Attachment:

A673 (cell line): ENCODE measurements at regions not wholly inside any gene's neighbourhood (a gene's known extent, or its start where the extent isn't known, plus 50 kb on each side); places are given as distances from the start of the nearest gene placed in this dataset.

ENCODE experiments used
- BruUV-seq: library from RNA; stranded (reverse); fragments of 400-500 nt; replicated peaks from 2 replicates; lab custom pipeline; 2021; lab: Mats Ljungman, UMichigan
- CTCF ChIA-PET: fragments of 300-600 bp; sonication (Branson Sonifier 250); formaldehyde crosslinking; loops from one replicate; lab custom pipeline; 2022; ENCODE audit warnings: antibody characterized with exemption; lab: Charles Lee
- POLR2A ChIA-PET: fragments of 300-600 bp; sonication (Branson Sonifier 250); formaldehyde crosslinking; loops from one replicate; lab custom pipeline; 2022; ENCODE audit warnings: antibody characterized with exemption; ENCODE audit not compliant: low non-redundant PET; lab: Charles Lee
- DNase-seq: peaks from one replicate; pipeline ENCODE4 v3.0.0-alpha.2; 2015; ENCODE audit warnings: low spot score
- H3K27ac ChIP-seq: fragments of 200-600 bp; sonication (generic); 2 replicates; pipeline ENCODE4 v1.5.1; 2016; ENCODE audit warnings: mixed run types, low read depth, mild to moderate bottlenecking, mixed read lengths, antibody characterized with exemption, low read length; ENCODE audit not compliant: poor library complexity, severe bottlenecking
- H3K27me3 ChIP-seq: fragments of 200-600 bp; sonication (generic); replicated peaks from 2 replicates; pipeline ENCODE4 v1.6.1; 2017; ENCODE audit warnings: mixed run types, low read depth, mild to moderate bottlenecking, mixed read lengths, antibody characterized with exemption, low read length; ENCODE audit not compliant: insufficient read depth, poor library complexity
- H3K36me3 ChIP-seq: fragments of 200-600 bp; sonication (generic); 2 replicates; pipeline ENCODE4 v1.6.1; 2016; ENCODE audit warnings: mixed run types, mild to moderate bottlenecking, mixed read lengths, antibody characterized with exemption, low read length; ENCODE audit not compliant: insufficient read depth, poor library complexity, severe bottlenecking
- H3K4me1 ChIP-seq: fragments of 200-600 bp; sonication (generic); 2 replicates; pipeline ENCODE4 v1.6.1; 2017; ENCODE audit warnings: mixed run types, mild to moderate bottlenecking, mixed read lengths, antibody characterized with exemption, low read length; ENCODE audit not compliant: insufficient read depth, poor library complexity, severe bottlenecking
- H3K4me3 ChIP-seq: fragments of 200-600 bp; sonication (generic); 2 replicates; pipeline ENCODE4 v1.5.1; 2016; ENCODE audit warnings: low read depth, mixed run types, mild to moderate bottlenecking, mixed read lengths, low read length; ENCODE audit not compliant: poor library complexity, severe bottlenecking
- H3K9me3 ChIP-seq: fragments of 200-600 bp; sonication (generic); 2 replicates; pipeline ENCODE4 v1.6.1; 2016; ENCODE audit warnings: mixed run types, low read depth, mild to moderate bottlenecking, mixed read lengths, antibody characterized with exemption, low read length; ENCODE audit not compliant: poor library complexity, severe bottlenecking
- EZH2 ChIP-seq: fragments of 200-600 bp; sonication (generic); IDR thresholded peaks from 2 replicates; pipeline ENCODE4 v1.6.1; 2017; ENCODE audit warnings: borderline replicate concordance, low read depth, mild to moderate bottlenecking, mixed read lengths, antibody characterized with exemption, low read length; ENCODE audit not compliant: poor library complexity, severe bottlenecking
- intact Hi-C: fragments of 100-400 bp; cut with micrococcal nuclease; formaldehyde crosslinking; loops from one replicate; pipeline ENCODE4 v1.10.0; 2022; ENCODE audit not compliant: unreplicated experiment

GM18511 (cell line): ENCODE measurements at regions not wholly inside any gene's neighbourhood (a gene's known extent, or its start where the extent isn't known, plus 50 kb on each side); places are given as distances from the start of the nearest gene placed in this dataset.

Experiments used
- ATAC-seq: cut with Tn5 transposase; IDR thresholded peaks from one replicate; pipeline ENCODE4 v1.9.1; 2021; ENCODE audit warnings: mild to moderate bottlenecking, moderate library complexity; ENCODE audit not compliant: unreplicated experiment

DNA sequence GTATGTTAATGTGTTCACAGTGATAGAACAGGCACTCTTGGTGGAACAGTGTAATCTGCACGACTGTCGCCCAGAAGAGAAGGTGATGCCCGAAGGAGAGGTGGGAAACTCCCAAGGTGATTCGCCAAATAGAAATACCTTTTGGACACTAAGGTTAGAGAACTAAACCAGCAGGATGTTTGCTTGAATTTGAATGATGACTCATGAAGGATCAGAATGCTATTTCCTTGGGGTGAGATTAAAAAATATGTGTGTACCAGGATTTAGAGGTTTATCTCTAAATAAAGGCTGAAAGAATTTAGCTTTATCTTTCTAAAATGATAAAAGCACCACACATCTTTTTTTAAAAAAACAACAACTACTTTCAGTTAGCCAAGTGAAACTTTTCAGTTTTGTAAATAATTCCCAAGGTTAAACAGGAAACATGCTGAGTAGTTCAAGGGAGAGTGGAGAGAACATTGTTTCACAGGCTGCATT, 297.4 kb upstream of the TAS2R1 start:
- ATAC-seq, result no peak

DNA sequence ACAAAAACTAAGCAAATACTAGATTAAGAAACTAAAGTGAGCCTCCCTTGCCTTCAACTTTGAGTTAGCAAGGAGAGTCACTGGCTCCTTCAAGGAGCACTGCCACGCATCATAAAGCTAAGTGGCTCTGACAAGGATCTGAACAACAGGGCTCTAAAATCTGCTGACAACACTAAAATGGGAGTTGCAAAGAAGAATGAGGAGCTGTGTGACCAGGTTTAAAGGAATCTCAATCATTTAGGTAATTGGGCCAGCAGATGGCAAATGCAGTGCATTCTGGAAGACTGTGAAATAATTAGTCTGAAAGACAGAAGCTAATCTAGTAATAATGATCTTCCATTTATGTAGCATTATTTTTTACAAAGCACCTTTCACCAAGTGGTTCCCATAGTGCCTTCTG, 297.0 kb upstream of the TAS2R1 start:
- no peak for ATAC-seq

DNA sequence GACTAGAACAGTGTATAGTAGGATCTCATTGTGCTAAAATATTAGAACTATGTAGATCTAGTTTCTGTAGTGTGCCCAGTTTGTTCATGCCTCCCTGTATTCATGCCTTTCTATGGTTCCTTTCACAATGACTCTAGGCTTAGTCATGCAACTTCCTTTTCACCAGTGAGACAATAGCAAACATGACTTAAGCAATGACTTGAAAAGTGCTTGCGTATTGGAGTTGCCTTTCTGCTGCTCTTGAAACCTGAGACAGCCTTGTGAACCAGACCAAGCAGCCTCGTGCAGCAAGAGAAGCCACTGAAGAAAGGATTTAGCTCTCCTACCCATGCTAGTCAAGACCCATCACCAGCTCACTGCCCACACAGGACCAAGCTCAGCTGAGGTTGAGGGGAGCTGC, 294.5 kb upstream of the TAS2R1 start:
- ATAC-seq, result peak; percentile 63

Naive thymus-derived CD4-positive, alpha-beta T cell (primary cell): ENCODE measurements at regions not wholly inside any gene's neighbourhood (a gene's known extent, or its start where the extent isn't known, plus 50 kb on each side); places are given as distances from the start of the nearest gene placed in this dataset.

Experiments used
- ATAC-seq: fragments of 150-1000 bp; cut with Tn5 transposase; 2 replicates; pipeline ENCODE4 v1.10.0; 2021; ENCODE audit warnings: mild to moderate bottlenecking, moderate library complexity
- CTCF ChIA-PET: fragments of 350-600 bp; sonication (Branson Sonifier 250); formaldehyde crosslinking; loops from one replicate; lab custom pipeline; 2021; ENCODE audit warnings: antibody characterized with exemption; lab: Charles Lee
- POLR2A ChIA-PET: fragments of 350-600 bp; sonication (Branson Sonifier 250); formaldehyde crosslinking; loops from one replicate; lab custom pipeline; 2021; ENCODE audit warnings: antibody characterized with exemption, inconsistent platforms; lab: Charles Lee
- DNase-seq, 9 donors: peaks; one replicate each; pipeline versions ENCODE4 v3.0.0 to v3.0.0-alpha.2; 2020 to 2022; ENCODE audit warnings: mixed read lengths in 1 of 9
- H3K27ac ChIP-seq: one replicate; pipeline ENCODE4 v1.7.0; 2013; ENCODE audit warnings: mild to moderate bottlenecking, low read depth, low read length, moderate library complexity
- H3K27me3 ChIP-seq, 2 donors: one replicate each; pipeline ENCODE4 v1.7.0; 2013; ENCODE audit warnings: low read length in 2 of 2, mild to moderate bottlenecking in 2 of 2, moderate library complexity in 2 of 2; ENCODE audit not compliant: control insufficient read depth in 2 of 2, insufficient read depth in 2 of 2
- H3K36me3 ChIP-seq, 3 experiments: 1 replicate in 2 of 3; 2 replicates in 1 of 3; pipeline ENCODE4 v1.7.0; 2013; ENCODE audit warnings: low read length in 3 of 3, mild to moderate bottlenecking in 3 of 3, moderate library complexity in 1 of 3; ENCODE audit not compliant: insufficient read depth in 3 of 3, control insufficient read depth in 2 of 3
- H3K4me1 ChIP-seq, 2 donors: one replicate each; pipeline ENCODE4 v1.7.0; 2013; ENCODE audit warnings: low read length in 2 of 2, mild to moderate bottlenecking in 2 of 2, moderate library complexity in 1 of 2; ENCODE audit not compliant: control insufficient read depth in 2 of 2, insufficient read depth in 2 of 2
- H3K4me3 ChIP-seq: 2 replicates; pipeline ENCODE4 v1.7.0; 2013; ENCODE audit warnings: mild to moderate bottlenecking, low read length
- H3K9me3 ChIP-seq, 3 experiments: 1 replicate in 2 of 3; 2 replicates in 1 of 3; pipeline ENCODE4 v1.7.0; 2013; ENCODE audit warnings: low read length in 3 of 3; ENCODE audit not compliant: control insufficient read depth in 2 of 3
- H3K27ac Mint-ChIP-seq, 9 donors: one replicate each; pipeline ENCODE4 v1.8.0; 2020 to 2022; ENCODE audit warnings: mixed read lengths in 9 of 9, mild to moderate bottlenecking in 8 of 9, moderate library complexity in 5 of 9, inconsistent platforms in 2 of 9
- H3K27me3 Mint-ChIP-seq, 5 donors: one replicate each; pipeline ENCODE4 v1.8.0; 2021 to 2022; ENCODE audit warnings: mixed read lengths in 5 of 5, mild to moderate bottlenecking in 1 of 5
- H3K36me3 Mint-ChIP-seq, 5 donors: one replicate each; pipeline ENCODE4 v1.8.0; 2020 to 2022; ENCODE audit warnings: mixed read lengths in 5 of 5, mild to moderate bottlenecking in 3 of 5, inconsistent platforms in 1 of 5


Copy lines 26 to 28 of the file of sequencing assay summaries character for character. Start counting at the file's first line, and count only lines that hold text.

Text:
- ATAC-seq: fragments of 150-1000 bp; cut with Tn5 transposase; 2 replicates; pipeline ENCODE4 v1.10.0; 2021; ENCODE audit warnings: mild to moderate bottlenecking, moderate library complexity
- CTCF ChIA-PET: fragments of 350-600 bp; sonication (Branson Sonifier 250); formaldehyde crosslinking; loops from one replicate; lab custom pipeline; 2021; ENCODE audit warnings: antibody characterized with exemption; lab: Charles Lee
- POLR2A ChIA-PET: fragments of 350-600 bp; sonication (Branson Sonifier 250); formaldehyde crosslinking; loops from one replicate; lab custom pipeline; 2021; ENCODE audit warnings: antibody characterized with exemption, inconsistent platforms; lab: Charles Lee